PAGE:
Photo: Muddy water in a stream below Lower Huia Dam.
Last week’s torrential downpours caused large-scale landslides in Auckland’s Waitakere Ranges, pushing sediment into the water storage dams. In response, we will open valves on the lower dams for a short period later today to release some of the murkiest water.
Chief operations officer Mark Bourne says opening the free discharge valves at Lower Huia and Lower Nihotupu dams should help to improve the quality of the water within the water supply lakes.
“When we inspected the area last week, we identified significant landslides in our water catchments, some of which have blocked roads, taken out mature trees and sent clay-coloured run-off into our water supply lakes.
“This means turbidity readings in all of our western supply lakes are much higher than normal. Before the storm, levels were about 2 or 3 NTU (nephelometric turbidity units). Samples taken at different depths of Lower Huia’s lake have found the water at the bottom is the dirtiest, with turbidity readings up to 500 times greater than normal.”
Bourne says the operations will be carried out under existing consent conditions, adhering to limits on flow rates and duration. We normally time the free discharge operation for spring when lake storage levels are traditionally highest.
“Currently, the western dams are full and have excess water flowing down their spillways. We’d prefer the excess water to be released from the bottom of the dams than the top, because the water at the top is of better quality.”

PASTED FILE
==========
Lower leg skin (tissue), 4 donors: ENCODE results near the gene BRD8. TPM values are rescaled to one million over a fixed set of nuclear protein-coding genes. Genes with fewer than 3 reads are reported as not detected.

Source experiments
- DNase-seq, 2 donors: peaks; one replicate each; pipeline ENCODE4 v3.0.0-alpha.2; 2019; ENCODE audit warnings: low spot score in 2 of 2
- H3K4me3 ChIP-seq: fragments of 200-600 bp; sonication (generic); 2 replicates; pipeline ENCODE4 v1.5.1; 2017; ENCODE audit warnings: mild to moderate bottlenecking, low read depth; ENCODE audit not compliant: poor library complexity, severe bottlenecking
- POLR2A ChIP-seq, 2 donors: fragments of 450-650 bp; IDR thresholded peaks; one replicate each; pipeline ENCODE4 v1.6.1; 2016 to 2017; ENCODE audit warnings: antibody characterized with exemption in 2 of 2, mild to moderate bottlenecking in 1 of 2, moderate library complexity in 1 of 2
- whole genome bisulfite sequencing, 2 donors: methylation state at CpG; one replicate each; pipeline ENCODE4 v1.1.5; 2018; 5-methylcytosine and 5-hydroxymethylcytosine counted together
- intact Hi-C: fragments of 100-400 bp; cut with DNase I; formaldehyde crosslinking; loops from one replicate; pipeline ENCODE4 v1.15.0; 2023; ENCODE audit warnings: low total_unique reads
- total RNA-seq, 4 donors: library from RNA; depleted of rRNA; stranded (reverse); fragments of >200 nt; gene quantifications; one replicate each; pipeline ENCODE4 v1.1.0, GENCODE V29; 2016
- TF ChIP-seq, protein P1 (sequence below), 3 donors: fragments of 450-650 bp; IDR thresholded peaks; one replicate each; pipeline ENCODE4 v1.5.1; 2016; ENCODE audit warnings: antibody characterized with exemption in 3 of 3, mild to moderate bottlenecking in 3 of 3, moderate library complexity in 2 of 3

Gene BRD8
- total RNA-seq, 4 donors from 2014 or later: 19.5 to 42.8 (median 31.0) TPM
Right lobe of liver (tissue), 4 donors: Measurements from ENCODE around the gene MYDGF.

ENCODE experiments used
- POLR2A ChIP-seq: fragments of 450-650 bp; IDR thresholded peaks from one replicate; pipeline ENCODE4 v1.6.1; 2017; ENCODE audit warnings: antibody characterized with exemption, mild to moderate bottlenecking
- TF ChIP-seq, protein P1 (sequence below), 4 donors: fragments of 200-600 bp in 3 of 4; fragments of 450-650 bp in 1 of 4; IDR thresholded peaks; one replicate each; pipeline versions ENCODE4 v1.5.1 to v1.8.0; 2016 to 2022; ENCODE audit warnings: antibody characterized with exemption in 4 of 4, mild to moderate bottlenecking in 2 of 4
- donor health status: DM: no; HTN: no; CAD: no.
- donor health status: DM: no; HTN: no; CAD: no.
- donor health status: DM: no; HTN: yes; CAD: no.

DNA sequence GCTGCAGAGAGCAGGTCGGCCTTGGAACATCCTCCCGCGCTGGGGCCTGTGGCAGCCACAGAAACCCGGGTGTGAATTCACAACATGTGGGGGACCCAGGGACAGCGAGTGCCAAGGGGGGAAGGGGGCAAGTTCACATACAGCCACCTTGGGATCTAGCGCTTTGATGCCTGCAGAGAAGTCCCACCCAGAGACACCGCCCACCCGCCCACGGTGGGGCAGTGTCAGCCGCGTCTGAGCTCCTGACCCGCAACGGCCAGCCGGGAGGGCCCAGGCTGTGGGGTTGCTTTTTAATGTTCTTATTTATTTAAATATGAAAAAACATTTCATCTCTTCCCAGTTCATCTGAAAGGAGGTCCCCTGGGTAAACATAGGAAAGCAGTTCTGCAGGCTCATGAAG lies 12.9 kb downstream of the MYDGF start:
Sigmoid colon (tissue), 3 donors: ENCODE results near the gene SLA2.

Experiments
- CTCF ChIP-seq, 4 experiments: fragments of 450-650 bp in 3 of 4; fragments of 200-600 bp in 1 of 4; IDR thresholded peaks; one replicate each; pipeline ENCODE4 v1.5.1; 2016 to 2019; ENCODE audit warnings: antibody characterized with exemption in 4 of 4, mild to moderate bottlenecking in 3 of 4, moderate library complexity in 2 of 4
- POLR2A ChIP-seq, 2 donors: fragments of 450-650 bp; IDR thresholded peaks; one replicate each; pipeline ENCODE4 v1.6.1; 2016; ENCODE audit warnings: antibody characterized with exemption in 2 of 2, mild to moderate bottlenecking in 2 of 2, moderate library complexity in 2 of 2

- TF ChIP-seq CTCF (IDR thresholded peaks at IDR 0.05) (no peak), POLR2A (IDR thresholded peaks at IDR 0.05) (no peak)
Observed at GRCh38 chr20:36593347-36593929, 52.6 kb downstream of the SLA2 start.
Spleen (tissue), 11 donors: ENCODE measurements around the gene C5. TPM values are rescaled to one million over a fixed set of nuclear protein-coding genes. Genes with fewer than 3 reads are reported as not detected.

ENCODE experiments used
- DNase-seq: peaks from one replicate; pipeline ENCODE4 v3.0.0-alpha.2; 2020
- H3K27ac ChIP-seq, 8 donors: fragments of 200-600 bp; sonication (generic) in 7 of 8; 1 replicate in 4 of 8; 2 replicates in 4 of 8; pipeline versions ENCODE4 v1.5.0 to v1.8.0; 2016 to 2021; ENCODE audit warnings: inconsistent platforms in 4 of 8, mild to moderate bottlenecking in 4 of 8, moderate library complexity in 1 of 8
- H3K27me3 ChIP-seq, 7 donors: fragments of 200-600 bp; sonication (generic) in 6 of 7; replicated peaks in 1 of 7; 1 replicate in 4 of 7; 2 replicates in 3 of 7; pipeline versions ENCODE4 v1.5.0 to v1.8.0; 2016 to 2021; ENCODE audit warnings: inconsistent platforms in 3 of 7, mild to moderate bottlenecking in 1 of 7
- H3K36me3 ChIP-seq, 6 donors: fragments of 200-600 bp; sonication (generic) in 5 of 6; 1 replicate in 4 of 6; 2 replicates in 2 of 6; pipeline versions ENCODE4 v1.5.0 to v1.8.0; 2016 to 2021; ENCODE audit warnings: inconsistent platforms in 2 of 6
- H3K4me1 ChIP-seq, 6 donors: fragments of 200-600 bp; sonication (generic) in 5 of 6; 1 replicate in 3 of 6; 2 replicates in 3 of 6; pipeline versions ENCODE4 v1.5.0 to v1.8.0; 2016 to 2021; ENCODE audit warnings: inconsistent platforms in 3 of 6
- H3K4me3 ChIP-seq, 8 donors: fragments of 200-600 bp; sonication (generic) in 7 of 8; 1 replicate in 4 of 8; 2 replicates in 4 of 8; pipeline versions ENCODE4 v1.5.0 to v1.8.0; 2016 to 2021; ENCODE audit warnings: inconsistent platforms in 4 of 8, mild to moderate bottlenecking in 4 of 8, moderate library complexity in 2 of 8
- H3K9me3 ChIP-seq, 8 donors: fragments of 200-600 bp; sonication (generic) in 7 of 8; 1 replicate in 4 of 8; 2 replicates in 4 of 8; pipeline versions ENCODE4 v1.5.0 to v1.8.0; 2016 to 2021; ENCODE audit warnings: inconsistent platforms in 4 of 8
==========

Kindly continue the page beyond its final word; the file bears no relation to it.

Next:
Water will be released from each dam for no longer than four hours, with a team on site to monitor water quality and safety during the operation.
Huia Water Treatment Plant is currently treating water from Upper Nihotupu, Lower Nihotupu and Lower Huia dams. Upper Huia Dam has fared the worst in terms of water quality, and with concerns that its watermain may have been shifted by a landslip, Watercare has taken this dam out of service.
“While the water coming into the Huia Water Treatment Plant is not as clear as it normally would be, our robust treatment processes mean there is no change to the quality of the treated water that leaves the plant. It is absolutely safe to drink,” Bourne says.
“Our staff are actively monitoring changes in the quality of the water flowing into the plant to ascertain if our treatment processes need to be adapted accordingly.”
Had there not been dams in the area, the material from the slips would have washed directly into the Manukau Harbour, instead of being released through a controlled operation.
Before the storm struck, we had been running the Huia plant at minimum flow – producing between 50 and 55 million litres a day. Given the deterioration in water quality, it is continuing to run the plant at its minimum output.
The Waitākere Water Treatment Plant was taken out of service for 24 hours immediately after the storm but has since been treating water as normal from Waitākere Dam.
Click here to see how we improve the clarity of water in our dams.